What is Heart Failure?

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  • Written By: Mary McMahon
  • Edited By: Kristen Osborne
  • Last Modified Date: 01 November 2019
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Heart failure is a heart condition characterized by an inability to circulate as much blood as the body needs. In right side heart failure, the heart is not pumping enough blood into the lungs, while left side heart failure involves an inability to circulate blood to the rest of the body. It is not uncommon for both sides of the heart to be involved. This condition can also be classified as systolic, indicating a problem with pumping, or diastolic, where the heart has trouble filling with blood.

This condition can be chronic or acute. There are a number of causes including high blood pressure, coronary artery disease, cardiomyopathy, and myocardial infarction. Patients usually notice a gradual onset of symptoms including fluid retention, shortness of breath, difficulty exercising, and irregular heart rate. A medical examination can reveal problems with the heart and a doctor can recommend diagnostic tests to learn more about what is happening inside the patient's body.

One of the hallmarks of heart failure is fluid retention. When the heart is not pumping enough blood to meet the body's needs, signals are sent to the kidneys to increase blood volume by retaining fluid. This leads to swelling of the extremities, known as edema, and can also result in the formation of ascites, pockets of fluid in the abdomen. People with this condition may notice that their fingers and toes become clubbed and swollen.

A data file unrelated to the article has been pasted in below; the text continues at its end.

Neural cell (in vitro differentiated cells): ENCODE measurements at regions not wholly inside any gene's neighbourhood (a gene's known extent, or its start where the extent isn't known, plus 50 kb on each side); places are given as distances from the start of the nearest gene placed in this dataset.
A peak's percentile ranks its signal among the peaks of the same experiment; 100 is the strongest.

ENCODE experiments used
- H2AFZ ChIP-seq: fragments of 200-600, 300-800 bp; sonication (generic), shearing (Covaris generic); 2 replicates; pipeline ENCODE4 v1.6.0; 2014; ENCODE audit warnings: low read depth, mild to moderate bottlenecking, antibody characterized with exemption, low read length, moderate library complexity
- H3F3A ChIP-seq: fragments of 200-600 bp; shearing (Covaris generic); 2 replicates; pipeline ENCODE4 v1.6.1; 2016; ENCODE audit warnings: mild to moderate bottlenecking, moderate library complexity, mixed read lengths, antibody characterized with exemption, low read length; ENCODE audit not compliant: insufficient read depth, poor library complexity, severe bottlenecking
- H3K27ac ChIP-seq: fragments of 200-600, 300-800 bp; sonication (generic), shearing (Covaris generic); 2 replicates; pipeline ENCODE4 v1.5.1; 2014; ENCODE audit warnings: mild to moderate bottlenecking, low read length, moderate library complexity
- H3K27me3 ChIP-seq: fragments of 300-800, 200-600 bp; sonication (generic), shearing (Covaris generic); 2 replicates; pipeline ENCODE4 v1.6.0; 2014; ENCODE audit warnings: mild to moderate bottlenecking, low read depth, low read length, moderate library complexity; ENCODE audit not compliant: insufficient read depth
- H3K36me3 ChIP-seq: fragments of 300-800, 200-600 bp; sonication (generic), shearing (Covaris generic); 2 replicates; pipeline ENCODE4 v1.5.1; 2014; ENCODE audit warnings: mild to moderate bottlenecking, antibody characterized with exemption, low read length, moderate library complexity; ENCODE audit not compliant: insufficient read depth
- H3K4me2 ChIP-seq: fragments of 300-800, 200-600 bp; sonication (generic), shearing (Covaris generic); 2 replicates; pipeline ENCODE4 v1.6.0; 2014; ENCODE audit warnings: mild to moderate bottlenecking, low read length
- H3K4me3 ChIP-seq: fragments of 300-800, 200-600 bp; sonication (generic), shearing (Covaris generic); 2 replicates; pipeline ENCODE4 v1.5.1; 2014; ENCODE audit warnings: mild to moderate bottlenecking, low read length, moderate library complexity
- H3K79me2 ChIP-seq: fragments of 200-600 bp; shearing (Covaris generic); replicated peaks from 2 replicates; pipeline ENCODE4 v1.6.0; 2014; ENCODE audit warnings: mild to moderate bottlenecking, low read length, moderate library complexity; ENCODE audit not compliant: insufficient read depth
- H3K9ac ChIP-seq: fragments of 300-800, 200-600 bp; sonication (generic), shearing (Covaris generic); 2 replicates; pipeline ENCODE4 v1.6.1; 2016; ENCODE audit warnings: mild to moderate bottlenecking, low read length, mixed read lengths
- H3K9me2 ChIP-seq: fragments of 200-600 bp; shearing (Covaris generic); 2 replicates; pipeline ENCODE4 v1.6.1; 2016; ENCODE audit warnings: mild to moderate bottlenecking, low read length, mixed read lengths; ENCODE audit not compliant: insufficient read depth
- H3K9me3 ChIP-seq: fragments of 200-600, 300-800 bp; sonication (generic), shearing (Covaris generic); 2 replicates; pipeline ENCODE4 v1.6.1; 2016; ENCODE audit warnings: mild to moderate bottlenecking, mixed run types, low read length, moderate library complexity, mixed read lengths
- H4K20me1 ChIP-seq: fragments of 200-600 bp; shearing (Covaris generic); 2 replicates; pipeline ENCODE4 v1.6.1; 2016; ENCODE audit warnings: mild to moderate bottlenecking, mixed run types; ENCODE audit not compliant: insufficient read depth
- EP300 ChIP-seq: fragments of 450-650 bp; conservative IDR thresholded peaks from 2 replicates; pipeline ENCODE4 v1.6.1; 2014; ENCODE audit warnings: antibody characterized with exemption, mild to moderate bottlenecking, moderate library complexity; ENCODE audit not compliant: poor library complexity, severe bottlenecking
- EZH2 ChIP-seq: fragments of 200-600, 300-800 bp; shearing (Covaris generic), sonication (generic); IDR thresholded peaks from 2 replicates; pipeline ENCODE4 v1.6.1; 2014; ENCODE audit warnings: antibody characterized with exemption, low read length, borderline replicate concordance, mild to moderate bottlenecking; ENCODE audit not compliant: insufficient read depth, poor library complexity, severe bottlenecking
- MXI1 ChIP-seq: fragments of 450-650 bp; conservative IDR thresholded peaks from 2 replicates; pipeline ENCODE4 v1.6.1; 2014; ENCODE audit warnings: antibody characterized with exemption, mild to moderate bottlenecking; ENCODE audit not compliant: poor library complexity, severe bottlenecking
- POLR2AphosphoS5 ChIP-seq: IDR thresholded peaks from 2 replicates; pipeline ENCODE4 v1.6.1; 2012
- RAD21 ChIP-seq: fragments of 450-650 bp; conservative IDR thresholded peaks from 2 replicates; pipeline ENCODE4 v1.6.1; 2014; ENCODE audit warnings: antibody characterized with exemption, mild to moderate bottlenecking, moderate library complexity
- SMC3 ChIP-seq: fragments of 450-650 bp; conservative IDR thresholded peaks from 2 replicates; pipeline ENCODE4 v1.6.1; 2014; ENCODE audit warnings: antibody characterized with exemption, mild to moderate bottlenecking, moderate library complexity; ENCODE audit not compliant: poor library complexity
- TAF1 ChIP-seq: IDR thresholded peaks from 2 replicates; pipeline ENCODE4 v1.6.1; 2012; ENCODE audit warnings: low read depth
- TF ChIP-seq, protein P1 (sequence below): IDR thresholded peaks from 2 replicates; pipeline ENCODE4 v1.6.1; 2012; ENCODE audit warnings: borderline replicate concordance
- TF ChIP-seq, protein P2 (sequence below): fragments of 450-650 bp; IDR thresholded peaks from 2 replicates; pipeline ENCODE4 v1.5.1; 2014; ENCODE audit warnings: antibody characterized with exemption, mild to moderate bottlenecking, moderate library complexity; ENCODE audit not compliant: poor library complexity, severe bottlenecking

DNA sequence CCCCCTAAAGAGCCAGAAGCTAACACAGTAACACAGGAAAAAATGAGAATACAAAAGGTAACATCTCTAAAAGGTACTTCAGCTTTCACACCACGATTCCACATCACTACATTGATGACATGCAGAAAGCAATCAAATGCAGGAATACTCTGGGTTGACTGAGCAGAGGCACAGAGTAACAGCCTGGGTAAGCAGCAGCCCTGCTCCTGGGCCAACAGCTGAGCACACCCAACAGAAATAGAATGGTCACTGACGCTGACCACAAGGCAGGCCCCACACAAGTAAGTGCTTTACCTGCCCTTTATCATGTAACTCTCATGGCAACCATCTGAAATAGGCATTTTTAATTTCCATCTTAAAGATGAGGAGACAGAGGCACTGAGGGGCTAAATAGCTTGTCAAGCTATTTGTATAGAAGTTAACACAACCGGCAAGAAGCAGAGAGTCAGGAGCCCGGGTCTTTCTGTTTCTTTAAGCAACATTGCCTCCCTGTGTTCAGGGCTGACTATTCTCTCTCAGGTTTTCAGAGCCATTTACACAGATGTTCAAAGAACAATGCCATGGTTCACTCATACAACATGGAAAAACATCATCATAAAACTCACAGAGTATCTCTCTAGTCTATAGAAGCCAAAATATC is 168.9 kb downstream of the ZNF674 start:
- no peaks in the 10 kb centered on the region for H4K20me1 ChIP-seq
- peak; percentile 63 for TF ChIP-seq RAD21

A cardiologist is usually consulted when a patient has heart failure. Diagnostic tests including blood tests, medical imaging, and stress tests can be used to assess heart function and to learn more about the patient's general level of health. This information will be discussed with the patient to develop a treatment plan. Some people can live for decades with heart failure, while others may need immediate medical intervention.

Treatments can include lifestyle changes such as diet and exercise modifications along with medications designed to reduce the load on the heart. Surgery may be recommended for some patients. Surgical treatments can include steps like cardiac transplants, where a failing heart is replaced with a healthy heart from a donor. Because surgery is highly invasive, other means are usually pursued first, and patients may need to demonstrate that they are ready to make permanent lifestyle changes after surgery before a surgeon will proceed.


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Post 7

After my mother-in-law had gastric bypass surgery, she developed sepsis. The doctors thought she might die. She made it through, but she now has heart failure because of it.

She will probably live quite awhile longer, because she does everything she can to stay healthy. Her heart is just weak. She stood up too quickly a month ago, and she passed out, so she has to be careful.